Monday, August 8, 2016

Price of Perfection…


Are you guys watching the Olympics? I am following them loosely. It’s amazing to see these athletes and what they can accomplish! I feel so horrible though when someone screws up or gets injured - I mean they spend their whole life preparing and their dream can be GONE in just a split second...

I happened to run across an article today about the work it takes to become an Olympian and the sacrifices made to reach that level of greatness. You know, it’s funny, I just talked in yesterdays post about people thinking that it is easy for me. And as I read this article I realized that I make some of the same assumptions about people that have reached that point of utter amazingness, when really it’s about incredible hard work and tons and tons of sacrifice.

Now obviously to get to the point of Olympic greatness you have to have been born with some innate ability. For example, Michael Phelps’ body was just designed for swimming with the unusually long arms (proportionally to the rest of his body) and huge flipper like hands. But it’s more than that. He started competitive swimming at 7. 7 years old. The gymnast Gabby Douglas moved out of her house and was sheltered from the “real world” in order to make her into this outstanding, larger than life athlete.

It takes working tirelessly - hours per day every day of training. Not seeing your family. Not having real life friends. Eating for fuel and only eating the “right” foods. Pushing your body to the absolute limit - through injuries even. And for many of these Olympians - both in the US and other countries - enduring abuse (physical, mental and even sexual) by coaches and other people who take over the often young child’s life.

All to reach that one goal.

Is it worth it?

You see them standing up there on the podium with huge grins and I can only imagine that unbelievable sense of accomplishment.

But it doesn’t come without a price. Michael Phelps has had 2 DWI arrests and a stint in rehab. He has hinted that he was suicidal. Other former Olympians have talked about the adjustment of no longer being an Olympian. Of eating disorders, physical health problems and lacking social skills because they never developed any.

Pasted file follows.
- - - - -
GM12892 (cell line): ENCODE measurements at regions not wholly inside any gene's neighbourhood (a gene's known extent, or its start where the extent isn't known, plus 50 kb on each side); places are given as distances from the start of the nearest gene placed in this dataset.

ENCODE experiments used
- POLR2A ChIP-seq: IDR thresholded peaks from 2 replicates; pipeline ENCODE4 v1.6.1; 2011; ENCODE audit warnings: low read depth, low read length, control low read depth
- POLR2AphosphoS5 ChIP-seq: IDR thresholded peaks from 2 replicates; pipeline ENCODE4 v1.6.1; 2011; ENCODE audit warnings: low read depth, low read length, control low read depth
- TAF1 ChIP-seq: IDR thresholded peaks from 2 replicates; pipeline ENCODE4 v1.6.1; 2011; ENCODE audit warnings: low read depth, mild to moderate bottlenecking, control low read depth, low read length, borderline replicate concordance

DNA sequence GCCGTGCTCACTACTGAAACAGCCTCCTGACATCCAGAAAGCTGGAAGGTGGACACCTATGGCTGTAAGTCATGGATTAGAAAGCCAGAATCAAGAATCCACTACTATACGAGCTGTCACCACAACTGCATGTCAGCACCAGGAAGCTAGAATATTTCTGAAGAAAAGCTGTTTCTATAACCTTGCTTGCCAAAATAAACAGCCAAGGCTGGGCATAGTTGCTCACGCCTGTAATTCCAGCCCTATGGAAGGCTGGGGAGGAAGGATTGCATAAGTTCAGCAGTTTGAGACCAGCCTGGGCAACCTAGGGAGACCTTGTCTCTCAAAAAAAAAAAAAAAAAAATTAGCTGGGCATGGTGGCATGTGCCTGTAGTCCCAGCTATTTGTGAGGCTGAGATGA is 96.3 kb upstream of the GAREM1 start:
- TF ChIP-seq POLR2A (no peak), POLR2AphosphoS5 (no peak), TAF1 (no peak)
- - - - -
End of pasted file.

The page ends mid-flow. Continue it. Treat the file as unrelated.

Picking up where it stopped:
What’s the point of all this? I think about my own journey which is a small FRACTION of what these men and women have gone through. To make a huge life change has and will continue to require sacrifice. Time sacrifice, relationship sacrifices - doing what you need to do rather than what you want to do. There is NO WAY around that.

The question for each of you reading this is how “perfect” do you want to get? Because the more .lofty your goals, the more sacrifices you will have to make. If you want to run a marathon, you’re going to have to make big sacrifices. If you want to lose 100 pounds it’s going to take an incredible amount of effort. So do you set your goals lower? Settle for “this is good enough” instead of “I have to reach this goal”. You might not get where you ideally want to be, but maybe you value your time and, frankly, your mental health more than you want that ideal.

This is the spot I stand in right now. Am I “good enough”. And is “good enough” actually good enough??

I know some people who lost enough weight to improve their health. They have made efforts to “move more”. They are still “technically” overweight and are perfectly fine with this. They are happier and more confident. One woman told me “Look, I’m never going to get down to where the doctor says I should be, that’s just a fact”. And she is a-okay with this. I admit that I talk to people like this sometimes and am envious that they can be content being perfectly imperfect...

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